And then there is 'Endeavour', a prequel to 'Inspector Morse,' and nothing at all like the sequel 'Lewis.' Not that I dislike that show. Kevin Whately and the rest of the cast are exemplary. I enjoy the idea of there being life after Morse. I hope the show eventually morphs into 'Hathaway' but that is neither here nor there. It is 'Endeavour,' with its taste of the sixties in the reality of Oxford rather than that of the swinging scene of London, that impresses me. Shaun Evans, in the initial show, portrayed the character John Thaw so masterfully defined, as if it really was a young Thaw reincarnated. The show is now in its third series with a fourth undoubtedly on the way. It doesn't quite have that Greco/Wagnerian tragedy that the original presented so well but by and large I find it a satisfying experience. I especially warm to 'Fred Thursday.'

But by far and away the best of the bunch is 'Foyles War.' Even with its occasional historical faux pas. The plots are well scripted. Anthony Horowitz who I hold in high regard as one of the UK's better scriptwriters brings all his skills to the show. It has a certain charm in that the central protagonist, Christopher Foyle, a man in his late fifties, is a man of another era. He was born at the end of the eighteenth century and comes defined by the Edwardian period. He is a man of courtesy, honesty and politeness.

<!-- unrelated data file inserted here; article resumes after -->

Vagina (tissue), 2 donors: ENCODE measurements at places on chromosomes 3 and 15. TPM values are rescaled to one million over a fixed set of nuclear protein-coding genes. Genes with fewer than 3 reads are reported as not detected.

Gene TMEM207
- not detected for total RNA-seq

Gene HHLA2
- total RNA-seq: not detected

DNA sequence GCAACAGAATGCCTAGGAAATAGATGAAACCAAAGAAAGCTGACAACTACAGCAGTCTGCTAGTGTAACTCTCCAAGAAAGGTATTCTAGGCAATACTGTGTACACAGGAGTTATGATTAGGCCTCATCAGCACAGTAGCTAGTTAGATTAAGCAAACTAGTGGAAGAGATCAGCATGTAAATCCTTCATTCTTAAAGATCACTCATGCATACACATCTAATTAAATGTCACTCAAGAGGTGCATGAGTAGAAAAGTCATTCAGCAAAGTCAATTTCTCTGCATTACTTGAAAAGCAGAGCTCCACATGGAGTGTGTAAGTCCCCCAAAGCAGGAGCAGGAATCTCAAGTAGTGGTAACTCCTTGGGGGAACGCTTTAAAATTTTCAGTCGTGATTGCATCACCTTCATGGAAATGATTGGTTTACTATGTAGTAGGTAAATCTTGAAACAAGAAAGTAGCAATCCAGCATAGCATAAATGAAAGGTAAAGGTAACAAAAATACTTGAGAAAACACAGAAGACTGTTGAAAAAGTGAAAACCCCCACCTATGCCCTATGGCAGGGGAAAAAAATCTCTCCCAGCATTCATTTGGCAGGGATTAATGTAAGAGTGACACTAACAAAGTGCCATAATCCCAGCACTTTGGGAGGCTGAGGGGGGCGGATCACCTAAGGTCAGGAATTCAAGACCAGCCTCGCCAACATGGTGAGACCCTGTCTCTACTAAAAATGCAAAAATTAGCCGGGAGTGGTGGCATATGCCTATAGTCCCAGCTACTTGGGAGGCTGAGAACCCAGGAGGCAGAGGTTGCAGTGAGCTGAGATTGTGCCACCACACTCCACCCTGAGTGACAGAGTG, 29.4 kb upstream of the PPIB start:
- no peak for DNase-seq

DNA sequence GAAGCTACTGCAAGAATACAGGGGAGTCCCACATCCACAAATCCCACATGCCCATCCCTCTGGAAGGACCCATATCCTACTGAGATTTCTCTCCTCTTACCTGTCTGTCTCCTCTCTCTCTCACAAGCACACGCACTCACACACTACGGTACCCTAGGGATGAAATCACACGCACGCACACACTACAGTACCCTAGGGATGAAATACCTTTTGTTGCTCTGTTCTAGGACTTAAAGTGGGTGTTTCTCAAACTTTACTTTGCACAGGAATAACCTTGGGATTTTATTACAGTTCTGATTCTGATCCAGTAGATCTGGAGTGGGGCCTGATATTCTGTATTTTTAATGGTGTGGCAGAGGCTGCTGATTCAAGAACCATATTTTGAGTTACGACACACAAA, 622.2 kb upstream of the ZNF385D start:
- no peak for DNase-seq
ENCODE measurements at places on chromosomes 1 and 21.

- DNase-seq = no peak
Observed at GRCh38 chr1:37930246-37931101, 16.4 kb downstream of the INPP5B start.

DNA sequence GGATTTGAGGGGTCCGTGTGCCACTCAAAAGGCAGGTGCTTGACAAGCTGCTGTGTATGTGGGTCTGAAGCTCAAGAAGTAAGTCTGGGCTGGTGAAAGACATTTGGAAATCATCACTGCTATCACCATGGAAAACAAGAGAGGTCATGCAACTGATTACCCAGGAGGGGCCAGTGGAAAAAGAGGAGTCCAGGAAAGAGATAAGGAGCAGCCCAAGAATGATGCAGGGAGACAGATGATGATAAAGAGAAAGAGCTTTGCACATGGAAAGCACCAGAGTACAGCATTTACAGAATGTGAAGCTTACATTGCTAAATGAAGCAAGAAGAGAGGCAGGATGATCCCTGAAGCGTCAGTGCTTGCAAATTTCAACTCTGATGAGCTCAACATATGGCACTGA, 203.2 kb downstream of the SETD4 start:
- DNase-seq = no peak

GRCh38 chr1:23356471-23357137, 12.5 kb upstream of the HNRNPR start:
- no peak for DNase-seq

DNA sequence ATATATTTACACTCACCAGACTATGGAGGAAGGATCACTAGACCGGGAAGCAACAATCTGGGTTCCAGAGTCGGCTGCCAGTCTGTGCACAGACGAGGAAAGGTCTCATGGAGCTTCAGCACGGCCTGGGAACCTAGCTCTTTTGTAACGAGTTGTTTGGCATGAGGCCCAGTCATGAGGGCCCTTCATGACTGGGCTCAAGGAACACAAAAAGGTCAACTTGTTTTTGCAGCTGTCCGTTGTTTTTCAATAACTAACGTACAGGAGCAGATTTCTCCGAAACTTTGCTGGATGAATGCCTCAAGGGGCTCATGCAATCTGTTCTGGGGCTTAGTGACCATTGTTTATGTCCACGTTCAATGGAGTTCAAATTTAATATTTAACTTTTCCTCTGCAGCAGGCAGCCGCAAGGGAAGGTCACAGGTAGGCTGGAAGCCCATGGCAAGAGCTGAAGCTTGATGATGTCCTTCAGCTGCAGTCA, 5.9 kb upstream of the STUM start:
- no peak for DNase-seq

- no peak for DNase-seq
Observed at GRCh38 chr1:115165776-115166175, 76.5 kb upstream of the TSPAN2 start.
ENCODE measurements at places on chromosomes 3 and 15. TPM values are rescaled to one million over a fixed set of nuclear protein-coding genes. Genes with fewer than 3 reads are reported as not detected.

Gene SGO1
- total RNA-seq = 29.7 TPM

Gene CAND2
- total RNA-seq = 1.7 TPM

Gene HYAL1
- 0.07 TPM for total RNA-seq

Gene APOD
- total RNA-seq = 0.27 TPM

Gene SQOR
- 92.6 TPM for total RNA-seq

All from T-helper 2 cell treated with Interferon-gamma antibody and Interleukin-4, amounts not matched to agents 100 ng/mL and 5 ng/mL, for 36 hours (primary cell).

Michael Kitchen was born to play the part of Chief Superintendent Christopher Foyle. He displays all the characteristics that match exactly how Foyle would behave faultlessly. It might be a case of the actor performing in a manner he is most comfortable with. It really doesn't matter. Kitchen, like John Thaw as Morse or Jeremy Brett as Holmes, brings his abilities as an actor to portray Christopher Foyle to perfection. Michael Kitchen is Christopher Foyle.

The policeman's stoicism is equal to his sagacity. He is forever polite even in the face of verbal or physical abuse. He is a quiet man yet determined, tenacious, methodical without any sense of ego. Even in the face of superior odds such as the British Military Intelligence or often high ranking officials he gets results.